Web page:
For the past four years, my wife has wondered if I might not be the brightest bulb in the marquee as I have traveled the world representing Microsoft at open source conferences and events. Yet, as the Director of Shared Source for Microsoft, I have found the interaction with the open source community to be far more productive than combative.
In the early days of our Shared Source Initiative (SSI) there was far more controversy than there is today surrounding our releasing of source code. At this point, we have 17 official SSI offerings that reach more than 1,500,000 developers. Of the 17 offering, 12 have derivative rights associated with them and some are posted under OSI-approved licenses.
Our intent has never been to open source Microsoft. Rather, we have focused on listening to our customers’ requests and understanding what it means to share intellectual property assets broadly. Given that there are >55 OSI-approved open source licenses, we have never felt constrained in how we can approach the licensing of source code.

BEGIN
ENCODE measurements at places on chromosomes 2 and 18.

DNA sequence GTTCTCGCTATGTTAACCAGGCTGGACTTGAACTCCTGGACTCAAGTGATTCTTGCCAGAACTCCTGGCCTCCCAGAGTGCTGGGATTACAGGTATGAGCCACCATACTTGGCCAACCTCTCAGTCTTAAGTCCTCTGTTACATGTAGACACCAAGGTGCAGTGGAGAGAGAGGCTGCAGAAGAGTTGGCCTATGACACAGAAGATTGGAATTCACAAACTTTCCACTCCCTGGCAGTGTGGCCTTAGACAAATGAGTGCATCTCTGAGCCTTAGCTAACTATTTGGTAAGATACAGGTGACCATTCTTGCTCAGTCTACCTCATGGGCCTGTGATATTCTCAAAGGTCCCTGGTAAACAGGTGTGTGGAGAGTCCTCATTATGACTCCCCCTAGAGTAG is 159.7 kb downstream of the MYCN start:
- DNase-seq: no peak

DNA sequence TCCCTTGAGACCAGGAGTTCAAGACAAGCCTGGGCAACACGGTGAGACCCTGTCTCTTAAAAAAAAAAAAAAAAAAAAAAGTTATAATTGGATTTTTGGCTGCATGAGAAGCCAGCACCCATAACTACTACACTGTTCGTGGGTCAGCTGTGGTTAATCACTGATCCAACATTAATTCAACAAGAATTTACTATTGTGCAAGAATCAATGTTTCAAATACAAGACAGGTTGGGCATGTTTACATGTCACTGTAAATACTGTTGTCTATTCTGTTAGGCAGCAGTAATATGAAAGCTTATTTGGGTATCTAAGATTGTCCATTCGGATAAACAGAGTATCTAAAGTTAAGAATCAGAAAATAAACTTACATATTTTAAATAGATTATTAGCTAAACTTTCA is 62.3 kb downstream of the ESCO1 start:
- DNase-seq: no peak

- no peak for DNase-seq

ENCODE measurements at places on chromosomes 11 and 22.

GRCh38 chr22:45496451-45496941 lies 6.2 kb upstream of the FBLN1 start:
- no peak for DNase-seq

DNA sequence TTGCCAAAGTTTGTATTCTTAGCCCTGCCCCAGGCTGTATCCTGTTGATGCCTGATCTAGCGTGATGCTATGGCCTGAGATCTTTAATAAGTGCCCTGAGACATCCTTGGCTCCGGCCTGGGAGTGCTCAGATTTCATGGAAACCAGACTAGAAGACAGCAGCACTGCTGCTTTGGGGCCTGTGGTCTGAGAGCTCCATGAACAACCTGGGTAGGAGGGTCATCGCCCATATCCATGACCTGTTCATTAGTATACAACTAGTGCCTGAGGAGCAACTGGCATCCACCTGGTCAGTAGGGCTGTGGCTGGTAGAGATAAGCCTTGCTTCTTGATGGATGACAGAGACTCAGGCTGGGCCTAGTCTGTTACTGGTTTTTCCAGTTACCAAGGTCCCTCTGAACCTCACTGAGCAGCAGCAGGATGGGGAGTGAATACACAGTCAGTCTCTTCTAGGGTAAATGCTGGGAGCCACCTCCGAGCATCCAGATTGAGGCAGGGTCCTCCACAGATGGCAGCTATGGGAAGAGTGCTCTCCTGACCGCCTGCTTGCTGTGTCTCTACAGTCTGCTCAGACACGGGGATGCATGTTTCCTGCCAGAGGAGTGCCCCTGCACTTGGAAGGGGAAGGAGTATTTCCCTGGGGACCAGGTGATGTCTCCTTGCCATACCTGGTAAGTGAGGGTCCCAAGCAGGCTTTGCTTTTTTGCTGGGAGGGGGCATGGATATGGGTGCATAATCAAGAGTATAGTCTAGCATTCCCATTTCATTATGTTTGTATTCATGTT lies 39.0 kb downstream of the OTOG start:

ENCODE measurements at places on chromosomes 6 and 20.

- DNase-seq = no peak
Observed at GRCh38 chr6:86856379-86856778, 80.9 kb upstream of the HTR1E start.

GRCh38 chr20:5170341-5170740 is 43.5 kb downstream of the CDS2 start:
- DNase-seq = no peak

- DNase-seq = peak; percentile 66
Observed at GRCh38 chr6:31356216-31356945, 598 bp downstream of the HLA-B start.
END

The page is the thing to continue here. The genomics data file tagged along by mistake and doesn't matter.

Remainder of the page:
Open source presents an interesting development methodology, a convoluted world of source code licenses and a complicated business model. It is many things to many people—this is no different within Microsoft. Open source products and technologies compete with our products and technologies, which clouds the picture for many people, both internally and externally. Open source, as a development model, is flawed for the production of certain classes of software but compelling for others. Some Microsoft groups have chosen to use
This does not make us either for or against open source. We are “for” Microsoft’s customers and partners. We are “for” understanding better ways to engage with various communities. We are “for” driving value for our shareholders.
For years, many in the
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